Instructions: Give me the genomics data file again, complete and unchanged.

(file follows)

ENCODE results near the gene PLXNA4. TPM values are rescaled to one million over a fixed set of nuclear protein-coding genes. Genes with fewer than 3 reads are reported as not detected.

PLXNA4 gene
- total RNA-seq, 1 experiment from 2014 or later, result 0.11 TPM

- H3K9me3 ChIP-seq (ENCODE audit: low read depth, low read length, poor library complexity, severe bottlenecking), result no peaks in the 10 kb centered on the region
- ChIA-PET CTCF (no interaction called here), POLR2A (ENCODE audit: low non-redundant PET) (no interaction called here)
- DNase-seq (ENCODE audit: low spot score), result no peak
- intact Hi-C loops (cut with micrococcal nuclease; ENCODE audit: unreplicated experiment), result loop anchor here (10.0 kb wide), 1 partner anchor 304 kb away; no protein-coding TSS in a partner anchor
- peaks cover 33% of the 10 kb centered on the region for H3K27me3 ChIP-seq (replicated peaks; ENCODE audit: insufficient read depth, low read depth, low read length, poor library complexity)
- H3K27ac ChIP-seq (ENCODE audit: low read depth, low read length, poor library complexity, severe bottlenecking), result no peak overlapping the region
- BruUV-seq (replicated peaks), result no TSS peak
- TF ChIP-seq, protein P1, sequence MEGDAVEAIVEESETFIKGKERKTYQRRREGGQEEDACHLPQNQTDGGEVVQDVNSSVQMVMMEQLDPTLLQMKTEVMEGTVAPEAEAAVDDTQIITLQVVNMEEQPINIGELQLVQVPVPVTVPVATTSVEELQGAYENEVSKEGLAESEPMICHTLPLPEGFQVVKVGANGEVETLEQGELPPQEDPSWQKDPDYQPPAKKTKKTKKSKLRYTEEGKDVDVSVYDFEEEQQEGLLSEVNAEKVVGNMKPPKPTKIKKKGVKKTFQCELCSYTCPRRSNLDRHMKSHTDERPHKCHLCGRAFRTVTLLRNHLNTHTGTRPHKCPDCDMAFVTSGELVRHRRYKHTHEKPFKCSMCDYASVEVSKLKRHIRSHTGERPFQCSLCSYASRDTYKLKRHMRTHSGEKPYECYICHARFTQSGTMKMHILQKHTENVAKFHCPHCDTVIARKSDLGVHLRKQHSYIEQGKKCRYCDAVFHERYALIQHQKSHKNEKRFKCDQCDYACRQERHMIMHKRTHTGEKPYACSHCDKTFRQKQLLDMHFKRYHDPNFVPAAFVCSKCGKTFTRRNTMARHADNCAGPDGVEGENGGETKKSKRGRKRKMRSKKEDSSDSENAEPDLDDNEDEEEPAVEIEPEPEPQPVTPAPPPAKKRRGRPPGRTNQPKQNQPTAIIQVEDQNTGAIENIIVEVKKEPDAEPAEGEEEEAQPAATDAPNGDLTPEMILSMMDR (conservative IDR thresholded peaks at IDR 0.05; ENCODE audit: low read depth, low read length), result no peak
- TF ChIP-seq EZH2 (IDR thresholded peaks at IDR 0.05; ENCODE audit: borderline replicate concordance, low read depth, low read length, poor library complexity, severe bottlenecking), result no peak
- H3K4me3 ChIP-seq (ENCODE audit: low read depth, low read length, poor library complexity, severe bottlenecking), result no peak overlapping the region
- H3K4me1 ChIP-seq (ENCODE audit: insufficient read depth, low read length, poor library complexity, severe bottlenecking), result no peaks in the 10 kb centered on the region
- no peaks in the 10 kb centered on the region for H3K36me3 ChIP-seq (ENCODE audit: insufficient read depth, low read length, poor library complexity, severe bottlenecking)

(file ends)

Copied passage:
ENCODE results near the gene PLXNA4. TPM values are rescaled to one million over a fixed set of nuclear protein-coding genes. Genes with fewer than 3 reads are reported as not detected.

PLXNA4 gene
- total RNA-seq, 1 experiment from 2014 or later, result 0.11 TPM

- H3K9me3 ChIP-seq (ENCODE audit: low read depth, low read length, poor library complexity, severe bottlenecking), result no peaks in the 10 kb centered on the region
- ChIA-PET CTCF (no interaction called here), POLR2A (ENCODE audit: low non-redundant PET) (no interaction called here)
- DNase-seq (ENCODE audit: low spot score), result no peak
- intact Hi-C loops (cut with micrococcal nuclease; ENCODE audit: unreplicated experiment), result loop anchor here (10.0 kb wide), 1 partner anchor 304 kb away; no protein-coding TSS in a partner anchor
- peaks cover 33% of the 10 kb centered on the region for H3K27me3 ChIP-seq (replicated peaks; ENCODE audit: insufficient read depth, low read depth, low read length, poor library complexity)
- H3K27ac ChIP-seq (ENCODE audit: low read depth, low read length, poor library complexity, severe bottlenecking), result no peak overlapping the region
- BruUV-seq (replicated peaks), result no TSS peak
- TF ChIP-seq, protein P1, sequence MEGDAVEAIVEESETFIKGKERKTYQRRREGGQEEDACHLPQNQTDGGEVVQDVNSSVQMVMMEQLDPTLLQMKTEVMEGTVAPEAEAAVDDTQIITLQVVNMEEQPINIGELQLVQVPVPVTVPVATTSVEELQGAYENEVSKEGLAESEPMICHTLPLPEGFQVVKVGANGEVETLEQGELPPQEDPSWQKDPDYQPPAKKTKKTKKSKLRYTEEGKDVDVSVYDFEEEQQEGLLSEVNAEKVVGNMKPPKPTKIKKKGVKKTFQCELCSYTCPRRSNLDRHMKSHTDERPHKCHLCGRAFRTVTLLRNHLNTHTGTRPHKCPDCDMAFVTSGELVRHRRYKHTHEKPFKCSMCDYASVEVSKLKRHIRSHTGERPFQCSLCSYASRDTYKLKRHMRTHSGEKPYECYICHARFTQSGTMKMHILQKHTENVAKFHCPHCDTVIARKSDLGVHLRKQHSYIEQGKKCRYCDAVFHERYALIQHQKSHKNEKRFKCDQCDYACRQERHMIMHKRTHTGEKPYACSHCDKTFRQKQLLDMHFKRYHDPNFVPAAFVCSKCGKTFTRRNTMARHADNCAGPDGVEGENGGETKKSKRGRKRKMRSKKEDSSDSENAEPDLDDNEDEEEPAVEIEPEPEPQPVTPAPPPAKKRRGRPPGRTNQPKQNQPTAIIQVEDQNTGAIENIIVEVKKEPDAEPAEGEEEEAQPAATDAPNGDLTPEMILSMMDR (conservative IDR thresholded peaks at IDR 0.05; ENCODE audit: low read depth, low read length), result no peak
- TF ChIP-seq EZH2 (IDR thresholded peaks at IDR 0.05; ENCODE audit: borderline replicate concordance, low read depth, low read length, poor library complexity, severe bottlenecking), result no peak
- H3K4me3 ChIP-seq (ENCODE audit: low read depth, low read length, poor library complexity, severe bottlenecking), result no peak overlapping the region
- H3K4me1 ChIP-seq (ENCODE audit: insufficient read depth, low read length, poor library complexity, severe bottlenecking), result no peaks in the 10 kb centered on the region
- no peaks in the 10 kb centered on the region for H3K36me3 ChIP-seq (ENCODE audit: insufficient read depth, low read length, poor library complexity, severe bottlenecking)